Alameda County is allowing Leaders in Community Alternatives (LCA), a private company providing the county with GPS ankle monitor services and alcohol tracking devices, to “extort money from poor Californians,” according to a class-action lawsuit filed by Equal Justice Under Law in the Northern District of California.
LCA charges Alameda residents ordered to wear an electronic ankle monitor $25.50 per day—or $765 per month—regardless of income, a practice the lawsuit says amounts to racketeering.
“This user-funded model allows the County to shirk its financial responsibility and place an unlawful and coercive burden upon indigent individuals,” the complaint says.
Alameda County does not pay anything for the GPS monitoring service, according to the lawsuit, which means that the full burden of the cost of the program is placed on those sentenced to wear the tracking devices and their families.
Despite the fact that California law says that people participating in supervised release programs cannot be charged more than they are able to pay, Alameda’s low-income residents sentenced to monitoring are charged the same sky-high rates as people who live well above the poverty line. And when individuals are unable to pay up, LCA threatens to inform the court or the sheriff’s department that they are violating the terms of their release.
“Under this pay-or-jail scheme, an alternative to incarceration masks a form of extortion: pay what is demanded or end up in a jail cell,” the 64-page complaint states. “The Named Plaintiffs in this action have given up their homes and borrowed money from family and friends to keep up with payments and avoid returning to jail.”
One plaintiff, William Edwards was sentenced to home detention (and ankle monitoring) to accommodate the chemotherapy treatments that he could not receive from jail. When Edwards was unable to make a payment, LCA reportedly threatened to tell the court that he was in violation of the terms of his home confinement.
Robert Jackson, a second plaintiff, was sentenced to GPS monitoring after his wife unexpectedly died, leaving him as the sole provider and caretaker to his three children. LCA took half of Jackson’s pay during the monitoring period, and demanded $800 to take the one-pound ankle monitor off. Jackson was forced to sell his car, and give up his apartment, separating his kids and making him homeless, in order to pay the fee.
Jackson is on probation until June 2021, and has an open DUI case. He is likely to be sentenced to additional time with LCA’s ankle monitor if he is unable to pay for Alameda’s Sheriff’s Work Alternative Program, or if he violates the terms of his probation in the next three years.
The company “misleads” those under its supervision, telling them that they have to work to “come to an agreement with LCA regarding the terms of their payment” before they can have a judge determine their ability to pay the exorbitant fees, according to the complaint. “LCA makes the agreement process intentionally burdensome and slow so participants will be forced to pay them at a higher rate they cannot afford for as long as possible.” And even when a client finally completes all of the legwork to prove that they are indeed indigent, the company strives to delay further, telling the participant that their paperwork is not in order. When the company can find no other way to delay, they lower the daily fee by “a trivial amount,” according to the lawsuit, which relaunches “the cycle of bureaucracy” that the participant must face to get their fee further reduced.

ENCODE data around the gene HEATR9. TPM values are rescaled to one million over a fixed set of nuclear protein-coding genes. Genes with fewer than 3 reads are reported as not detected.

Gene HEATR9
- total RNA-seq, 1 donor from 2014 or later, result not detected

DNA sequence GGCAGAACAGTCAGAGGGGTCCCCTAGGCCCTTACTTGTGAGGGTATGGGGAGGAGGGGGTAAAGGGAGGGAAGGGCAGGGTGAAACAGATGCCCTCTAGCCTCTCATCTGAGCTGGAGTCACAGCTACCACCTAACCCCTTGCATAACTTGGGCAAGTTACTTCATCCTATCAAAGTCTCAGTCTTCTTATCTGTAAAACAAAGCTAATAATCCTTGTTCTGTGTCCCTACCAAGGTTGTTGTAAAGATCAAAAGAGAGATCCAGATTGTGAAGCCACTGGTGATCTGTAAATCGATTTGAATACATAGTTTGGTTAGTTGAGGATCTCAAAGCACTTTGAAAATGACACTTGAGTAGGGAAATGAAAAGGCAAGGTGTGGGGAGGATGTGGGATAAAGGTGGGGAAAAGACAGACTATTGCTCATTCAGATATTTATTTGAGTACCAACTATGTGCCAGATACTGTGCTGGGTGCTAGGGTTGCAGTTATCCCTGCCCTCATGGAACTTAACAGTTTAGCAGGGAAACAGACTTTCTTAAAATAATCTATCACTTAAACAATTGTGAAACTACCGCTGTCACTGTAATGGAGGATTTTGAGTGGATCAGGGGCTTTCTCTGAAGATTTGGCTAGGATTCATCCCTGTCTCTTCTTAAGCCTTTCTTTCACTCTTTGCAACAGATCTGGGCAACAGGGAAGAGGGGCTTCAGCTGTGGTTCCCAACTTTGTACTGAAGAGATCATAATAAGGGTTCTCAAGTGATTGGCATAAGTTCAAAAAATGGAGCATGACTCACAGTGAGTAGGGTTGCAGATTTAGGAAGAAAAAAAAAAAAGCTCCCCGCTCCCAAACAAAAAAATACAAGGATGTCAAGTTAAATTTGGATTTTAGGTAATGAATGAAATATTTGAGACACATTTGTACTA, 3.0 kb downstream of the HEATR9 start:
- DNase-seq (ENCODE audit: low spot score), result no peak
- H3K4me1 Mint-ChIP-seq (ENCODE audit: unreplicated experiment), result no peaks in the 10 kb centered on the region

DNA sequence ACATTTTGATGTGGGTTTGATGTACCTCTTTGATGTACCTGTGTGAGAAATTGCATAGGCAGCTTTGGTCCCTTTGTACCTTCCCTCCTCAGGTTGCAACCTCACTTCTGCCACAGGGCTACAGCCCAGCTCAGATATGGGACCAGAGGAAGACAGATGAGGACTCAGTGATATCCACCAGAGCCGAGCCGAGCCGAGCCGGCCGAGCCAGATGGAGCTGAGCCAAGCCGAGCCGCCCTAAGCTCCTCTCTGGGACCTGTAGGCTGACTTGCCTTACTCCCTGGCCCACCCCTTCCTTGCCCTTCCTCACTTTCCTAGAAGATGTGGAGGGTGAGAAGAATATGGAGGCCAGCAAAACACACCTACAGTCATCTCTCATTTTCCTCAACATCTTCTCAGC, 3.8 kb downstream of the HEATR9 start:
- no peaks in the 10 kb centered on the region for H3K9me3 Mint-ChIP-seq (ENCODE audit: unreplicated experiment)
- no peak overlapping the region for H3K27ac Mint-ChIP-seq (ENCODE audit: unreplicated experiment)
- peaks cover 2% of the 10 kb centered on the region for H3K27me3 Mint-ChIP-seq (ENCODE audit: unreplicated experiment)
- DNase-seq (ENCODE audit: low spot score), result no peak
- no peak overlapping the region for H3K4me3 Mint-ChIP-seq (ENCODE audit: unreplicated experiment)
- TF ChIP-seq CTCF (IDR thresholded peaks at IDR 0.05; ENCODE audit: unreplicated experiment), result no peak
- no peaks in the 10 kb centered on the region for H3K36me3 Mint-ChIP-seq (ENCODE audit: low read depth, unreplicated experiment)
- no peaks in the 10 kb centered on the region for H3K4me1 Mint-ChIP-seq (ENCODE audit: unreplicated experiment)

“LCA’s abuse of the people under its supervision shows yet again the toxic result when counties delegate their criminal justice responsibilities to private companies,” Executive Director of Equal Justice Under Law, Phil Telfeyan says. “This ‘pay-or-jail’ scheme is unconstitutional and allows LCA to prey upon people when they are extremely vulnerable.”
Additionally, unlike the county, the private company “has no obligation to protect public safety, prevent recidivism, or better the community,” according to the complaint. “Instead, it has a direct financial stake in each person who comes through its doors and a commitment to make as much money as possible for its parent company SuperCom, Inc.’s shareholders. LCA has therefore executed its contract with Alameda in a way that violates the basic notions of due process, neutrality, and fairness in its quest for profits.”
Before Alameda got rid of juvenile fees and fines in 2016, the families of kids involved with the juvenile justice system were charged an average of $2,000 to pay for GPS monitoring, as well as for public defenders, and other services.
The county charged $15.00 per day ($450 a month) for ankle monitoring, $90 a month for probation supervision, $25.29 for each night spent in juvenile lock-up, a $250 probation investigation fee, and a $300 public defender fee.
Last year, Governor Jerry Brown signed SB 190, which bans local jurisdictions from imposing fees and fines for juvenile justice system involvement. But Alameda and CA’s other 57 counties still have permission to gouge those involved in the adult criminal justice system.
Image: Plaintiff William Edwards, courtesy of Equal Justice Under Law.